Can I get my out-of-state protection order enforced in Florida? What about the custody provision in my protection order?
Yes. Your protection order can be enforced in Florida as long as it meets the requirements under federal law, explained in How do I know if my injunction (protection order) is good under federal law?
However, if you are trying to enforce a child custody, visitation or child support provision in an out-of-state protection order, this will not be enforced until the order is formally recorded (“domesticated”) in a Florida court,1 which involves taking the order to a court and asking the clerk to file the injunction. There may be a filing fee for domestication. Once the injunction is filed, it is treated as though it was a Florida court decision.2 However, when you domesticate the order, the Florida court clerk will notify the abuser that the injunction has been filed.3 The abuser then has 30 days to contest (fight) Florida’s jurisdiction over the injunction.4 You can file a petition to keep your address confidential from the abuser (form 980h “Petitioners Request for Confidential Filing of Address”), but the abuser would still receive the name and address of the courthouse and would know that you are in a particular county of Florida. This could put your safety in danger.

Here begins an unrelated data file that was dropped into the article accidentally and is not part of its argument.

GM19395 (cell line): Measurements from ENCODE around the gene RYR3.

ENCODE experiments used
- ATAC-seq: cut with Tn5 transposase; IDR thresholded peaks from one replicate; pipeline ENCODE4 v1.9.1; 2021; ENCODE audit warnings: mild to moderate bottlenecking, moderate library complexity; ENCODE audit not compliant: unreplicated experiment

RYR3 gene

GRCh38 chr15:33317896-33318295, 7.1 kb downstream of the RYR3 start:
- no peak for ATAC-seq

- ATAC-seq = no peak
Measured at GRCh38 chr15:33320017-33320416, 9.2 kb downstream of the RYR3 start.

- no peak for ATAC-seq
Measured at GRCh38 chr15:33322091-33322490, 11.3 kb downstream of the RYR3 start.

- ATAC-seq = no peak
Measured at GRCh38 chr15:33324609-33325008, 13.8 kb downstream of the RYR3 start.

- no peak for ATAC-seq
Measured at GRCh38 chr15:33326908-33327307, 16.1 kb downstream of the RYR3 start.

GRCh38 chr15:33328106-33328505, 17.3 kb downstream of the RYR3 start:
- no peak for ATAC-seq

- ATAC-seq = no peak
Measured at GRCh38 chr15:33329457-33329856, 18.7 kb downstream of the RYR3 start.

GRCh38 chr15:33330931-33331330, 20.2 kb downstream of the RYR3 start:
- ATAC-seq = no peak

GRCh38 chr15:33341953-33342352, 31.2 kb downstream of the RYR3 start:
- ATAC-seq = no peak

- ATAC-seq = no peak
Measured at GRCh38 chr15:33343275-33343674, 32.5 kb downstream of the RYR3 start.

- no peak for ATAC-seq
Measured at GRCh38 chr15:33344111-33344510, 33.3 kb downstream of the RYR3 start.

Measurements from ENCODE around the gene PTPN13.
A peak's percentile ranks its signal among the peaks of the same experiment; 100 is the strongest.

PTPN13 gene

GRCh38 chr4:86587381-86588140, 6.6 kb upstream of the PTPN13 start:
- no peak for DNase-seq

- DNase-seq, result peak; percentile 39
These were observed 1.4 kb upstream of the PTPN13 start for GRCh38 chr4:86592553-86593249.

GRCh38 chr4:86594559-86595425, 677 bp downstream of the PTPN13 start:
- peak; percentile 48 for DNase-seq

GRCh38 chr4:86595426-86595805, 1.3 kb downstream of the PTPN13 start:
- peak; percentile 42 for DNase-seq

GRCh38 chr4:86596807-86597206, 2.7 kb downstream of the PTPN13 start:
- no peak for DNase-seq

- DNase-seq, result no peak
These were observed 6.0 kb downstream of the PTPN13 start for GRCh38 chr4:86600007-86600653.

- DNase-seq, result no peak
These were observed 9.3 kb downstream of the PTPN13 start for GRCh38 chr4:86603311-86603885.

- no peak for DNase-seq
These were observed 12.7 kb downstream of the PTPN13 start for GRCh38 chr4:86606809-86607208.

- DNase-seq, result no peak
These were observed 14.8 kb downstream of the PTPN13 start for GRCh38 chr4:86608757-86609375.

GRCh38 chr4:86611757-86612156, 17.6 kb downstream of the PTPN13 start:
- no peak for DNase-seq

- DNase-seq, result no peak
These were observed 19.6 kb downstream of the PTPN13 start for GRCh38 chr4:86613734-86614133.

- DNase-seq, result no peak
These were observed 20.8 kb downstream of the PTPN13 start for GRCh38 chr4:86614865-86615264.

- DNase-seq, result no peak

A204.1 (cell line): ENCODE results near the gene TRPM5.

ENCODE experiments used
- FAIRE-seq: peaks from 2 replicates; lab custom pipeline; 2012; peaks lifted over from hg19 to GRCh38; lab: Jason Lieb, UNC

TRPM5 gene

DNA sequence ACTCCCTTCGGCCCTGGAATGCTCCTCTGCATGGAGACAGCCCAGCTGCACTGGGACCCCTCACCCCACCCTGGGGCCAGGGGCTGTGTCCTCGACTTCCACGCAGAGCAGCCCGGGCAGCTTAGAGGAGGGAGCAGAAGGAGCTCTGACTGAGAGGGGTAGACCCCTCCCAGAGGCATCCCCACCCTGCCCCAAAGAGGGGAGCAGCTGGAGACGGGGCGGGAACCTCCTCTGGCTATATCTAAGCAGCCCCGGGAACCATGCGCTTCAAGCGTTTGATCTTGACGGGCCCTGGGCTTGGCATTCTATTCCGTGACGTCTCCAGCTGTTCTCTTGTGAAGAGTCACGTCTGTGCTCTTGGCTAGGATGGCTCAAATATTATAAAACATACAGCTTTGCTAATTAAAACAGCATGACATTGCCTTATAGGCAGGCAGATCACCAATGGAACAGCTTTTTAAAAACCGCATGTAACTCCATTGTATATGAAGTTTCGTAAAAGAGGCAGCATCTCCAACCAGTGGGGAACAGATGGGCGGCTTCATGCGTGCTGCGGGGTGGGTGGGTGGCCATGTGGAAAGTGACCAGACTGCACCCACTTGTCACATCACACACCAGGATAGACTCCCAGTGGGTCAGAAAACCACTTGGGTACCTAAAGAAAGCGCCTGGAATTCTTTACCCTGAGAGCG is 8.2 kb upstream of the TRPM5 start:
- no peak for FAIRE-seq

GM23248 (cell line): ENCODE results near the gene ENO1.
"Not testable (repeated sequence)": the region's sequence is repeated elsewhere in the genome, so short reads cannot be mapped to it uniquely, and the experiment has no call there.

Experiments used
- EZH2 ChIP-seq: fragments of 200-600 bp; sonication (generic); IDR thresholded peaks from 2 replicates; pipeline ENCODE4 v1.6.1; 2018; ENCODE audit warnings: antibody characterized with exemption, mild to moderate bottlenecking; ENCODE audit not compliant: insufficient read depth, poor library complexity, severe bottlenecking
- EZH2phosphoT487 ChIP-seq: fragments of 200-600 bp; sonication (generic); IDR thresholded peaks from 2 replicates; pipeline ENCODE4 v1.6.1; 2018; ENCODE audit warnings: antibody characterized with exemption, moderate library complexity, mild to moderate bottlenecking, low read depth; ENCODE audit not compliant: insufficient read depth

For more information about what this means, how to domesticate the order and for other alternatives to domestication, please talk to a lawyer in FL who specializes in protection orders and custody matters. You can find a lawyer under the FL Finding a Lawyer page.
1 Fla. Stat. § 741.315(4)(a)
2 Fla. Stat. § 55.503
3 Fla. Stat. § 55.505
4 Fla. Stat. § 55.507
Can I have my out-of-state protection order changed, extended, or canceled in Florida?
No. Only the state that issued your protection order can change, extend, or cancel the order. You cannot have this done by a court in Florida.
To have your order changed, extended, or canceled, you will have to file a motion or petition in the court where the order was issued. You may be able to request that you attend the court hearing by telephone rather than in person, so that you do not need to return to the state where the abuser is living. To find out more information about how to modify a restraining order, see the Restraining Orders page for the state where your order was issued.
If your order does expire while you are living in Florida, you may be able to get a new one issued in Florida but this may be difficult to do if no new incidents of abuse have occurred in Florida. To find out more information on how to get a protective order in Florida, visit our Injunctions for Protection Against Domestic Violence page.